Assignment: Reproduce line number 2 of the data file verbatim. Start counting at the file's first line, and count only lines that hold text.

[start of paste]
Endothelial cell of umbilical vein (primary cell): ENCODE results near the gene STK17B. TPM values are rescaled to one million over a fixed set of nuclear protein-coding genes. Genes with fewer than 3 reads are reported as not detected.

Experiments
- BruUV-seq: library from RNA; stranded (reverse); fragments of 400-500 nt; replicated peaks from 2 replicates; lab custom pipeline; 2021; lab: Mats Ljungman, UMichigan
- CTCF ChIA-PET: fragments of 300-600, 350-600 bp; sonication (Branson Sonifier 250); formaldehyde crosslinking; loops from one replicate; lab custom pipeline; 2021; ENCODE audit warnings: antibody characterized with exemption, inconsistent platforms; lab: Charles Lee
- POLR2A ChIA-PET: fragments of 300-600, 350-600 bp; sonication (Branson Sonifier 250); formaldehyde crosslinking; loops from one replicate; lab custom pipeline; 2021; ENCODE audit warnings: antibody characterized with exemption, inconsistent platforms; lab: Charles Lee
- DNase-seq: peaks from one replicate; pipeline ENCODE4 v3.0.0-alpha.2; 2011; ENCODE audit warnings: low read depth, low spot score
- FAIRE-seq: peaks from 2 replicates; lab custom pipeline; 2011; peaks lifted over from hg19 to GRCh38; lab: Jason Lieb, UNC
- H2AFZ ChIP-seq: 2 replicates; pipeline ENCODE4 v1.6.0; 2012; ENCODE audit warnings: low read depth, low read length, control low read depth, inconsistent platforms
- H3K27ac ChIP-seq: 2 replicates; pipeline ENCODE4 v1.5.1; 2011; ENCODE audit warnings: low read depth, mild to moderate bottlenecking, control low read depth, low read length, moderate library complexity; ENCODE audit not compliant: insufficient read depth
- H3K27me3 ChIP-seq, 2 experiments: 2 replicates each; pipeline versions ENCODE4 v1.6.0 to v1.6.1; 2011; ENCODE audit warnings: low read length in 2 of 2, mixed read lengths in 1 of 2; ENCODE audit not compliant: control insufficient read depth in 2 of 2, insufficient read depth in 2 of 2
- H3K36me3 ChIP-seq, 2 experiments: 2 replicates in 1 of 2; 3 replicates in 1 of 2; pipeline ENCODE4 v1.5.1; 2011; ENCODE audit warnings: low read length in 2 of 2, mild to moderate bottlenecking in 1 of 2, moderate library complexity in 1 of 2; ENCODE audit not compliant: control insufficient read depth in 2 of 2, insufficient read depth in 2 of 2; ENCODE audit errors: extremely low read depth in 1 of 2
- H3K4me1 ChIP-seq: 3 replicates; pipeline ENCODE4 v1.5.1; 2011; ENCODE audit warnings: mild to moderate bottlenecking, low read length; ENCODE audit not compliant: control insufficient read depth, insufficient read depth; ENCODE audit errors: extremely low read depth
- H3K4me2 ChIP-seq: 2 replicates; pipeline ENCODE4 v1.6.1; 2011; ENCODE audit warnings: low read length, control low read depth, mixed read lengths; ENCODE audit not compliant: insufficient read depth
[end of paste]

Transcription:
Experiments